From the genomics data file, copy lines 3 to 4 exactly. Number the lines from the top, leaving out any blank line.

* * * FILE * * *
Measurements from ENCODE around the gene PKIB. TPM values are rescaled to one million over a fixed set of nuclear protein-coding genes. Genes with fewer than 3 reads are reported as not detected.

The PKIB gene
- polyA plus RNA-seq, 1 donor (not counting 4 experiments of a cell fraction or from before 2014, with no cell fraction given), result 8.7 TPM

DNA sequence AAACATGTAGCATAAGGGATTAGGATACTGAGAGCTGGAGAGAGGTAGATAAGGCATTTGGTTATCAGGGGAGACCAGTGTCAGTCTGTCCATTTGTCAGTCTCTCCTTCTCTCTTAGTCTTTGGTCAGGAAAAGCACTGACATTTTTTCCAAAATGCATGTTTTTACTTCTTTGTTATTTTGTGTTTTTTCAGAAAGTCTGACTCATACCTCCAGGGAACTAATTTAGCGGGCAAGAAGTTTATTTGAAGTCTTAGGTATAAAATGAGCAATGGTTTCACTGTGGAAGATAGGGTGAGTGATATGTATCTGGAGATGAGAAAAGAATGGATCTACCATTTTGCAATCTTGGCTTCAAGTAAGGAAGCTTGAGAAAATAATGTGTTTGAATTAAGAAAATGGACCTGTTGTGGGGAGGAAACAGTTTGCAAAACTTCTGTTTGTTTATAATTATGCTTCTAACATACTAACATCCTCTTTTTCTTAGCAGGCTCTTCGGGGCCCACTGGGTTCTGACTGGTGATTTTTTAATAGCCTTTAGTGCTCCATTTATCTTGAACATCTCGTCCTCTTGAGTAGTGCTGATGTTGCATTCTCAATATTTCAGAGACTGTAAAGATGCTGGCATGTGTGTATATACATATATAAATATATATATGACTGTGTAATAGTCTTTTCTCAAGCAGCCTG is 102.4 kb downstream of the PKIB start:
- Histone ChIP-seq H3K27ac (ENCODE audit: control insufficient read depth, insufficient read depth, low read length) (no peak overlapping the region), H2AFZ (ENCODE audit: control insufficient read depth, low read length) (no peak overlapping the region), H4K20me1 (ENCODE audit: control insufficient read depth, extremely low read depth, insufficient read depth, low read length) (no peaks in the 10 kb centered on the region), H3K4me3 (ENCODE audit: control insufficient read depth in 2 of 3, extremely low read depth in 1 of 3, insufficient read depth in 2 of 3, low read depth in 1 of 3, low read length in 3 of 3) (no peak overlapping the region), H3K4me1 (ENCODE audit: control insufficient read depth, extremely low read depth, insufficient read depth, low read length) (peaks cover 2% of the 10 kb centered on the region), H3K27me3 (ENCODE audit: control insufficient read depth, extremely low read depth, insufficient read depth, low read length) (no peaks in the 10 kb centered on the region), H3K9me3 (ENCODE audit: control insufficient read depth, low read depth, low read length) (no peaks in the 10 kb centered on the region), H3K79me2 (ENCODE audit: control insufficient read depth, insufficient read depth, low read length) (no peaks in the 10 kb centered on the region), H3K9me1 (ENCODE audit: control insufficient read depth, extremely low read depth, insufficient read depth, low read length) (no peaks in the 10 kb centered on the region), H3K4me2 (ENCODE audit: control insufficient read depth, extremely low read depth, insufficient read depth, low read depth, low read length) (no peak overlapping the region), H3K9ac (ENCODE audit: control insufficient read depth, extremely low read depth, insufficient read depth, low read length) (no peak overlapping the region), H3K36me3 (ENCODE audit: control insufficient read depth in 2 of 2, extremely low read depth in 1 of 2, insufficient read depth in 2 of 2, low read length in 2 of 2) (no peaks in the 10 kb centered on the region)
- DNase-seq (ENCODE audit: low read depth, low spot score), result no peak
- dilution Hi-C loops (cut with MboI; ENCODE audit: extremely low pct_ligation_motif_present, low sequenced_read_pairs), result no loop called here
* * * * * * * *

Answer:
- polyA plus RNA-seq, 1 donor (not counting 4 experiments of a cell fraction or from before 2014, with no cell fraction given), result 8.7 TPM

DNA sequence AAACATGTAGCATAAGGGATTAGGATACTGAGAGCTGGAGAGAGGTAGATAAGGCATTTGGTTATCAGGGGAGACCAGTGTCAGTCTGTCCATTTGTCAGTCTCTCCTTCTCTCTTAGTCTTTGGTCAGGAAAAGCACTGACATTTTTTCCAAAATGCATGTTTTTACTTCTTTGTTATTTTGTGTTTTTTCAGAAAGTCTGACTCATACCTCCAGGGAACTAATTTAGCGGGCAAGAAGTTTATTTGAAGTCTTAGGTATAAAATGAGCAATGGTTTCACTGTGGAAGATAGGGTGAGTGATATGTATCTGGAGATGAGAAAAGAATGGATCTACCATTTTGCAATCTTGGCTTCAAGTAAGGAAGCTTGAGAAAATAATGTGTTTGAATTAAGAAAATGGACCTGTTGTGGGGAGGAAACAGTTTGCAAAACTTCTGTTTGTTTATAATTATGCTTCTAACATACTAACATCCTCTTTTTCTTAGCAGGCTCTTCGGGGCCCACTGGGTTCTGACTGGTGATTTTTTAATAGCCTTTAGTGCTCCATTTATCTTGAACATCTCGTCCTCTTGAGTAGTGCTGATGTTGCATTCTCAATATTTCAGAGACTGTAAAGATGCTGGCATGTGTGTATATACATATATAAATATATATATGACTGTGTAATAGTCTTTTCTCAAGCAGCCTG is 102.4 kb downstream of the PKIB start: